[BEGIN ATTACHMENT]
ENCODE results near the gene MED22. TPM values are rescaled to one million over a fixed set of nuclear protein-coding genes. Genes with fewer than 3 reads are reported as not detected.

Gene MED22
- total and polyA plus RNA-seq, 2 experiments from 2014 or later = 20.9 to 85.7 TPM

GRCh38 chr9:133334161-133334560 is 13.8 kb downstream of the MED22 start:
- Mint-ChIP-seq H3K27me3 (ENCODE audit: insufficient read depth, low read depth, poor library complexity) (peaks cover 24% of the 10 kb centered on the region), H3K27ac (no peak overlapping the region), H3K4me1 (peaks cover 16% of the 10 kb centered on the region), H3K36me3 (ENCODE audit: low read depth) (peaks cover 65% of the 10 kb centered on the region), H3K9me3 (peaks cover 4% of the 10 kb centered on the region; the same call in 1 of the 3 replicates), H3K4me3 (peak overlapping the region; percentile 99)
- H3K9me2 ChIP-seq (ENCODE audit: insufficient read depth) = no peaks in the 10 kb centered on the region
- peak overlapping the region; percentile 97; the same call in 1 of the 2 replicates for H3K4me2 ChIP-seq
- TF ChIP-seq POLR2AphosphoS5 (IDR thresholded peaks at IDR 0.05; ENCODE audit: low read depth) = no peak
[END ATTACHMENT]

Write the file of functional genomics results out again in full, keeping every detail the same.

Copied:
ENCODE results near the gene MED22. TPM values are rescaled to one million over a fixed set of nuclear protein-coding genes. Genes with fewer than 3 reads are reported as not detected.

Gene MED22
- total and polyA plus RNA-seq, 2 experiments from 2014 or later = 20.9 to 85.7 TPM

GRCh38 chr9:133334161-133334560 is 13.8 kb downstream of the MED22 start:
- Mint-ChIP-seq H3K27me3 (ENCODE audit: insufficient read depth, low read depth, poor library complexity) (peaks cover 24% of the 10 kb centered on the region), H3K27ac (no peak overlapping the region), H3K4me1 (peaks cover 16% of the 10 kb centered on the region), H3K36me3 (ENCODE audit: low read depth) (peaks cover 65% of the 10 kb centered on the region), H3K9me3 (peaks cover 4% of the 10 kb centered on the region; the same call in 1 of the 3 replicates), H3K4me3 (peak overlapping the region; percentile 99)
- H3K9me2 ChIP-seq (ENCODE audit: insufficient read depth) = no peaks in the 10 kb centered on the region
- peak overlapping the region; percentile 97; the same call in 1 of the 2 replicates for H3K4me2 ChIP-seq
- TF ChIP-seq POLR2AphosphoS5 (IDR thresholded peaks at IDR 0.05; ENCODE audit: low read depth) = no peak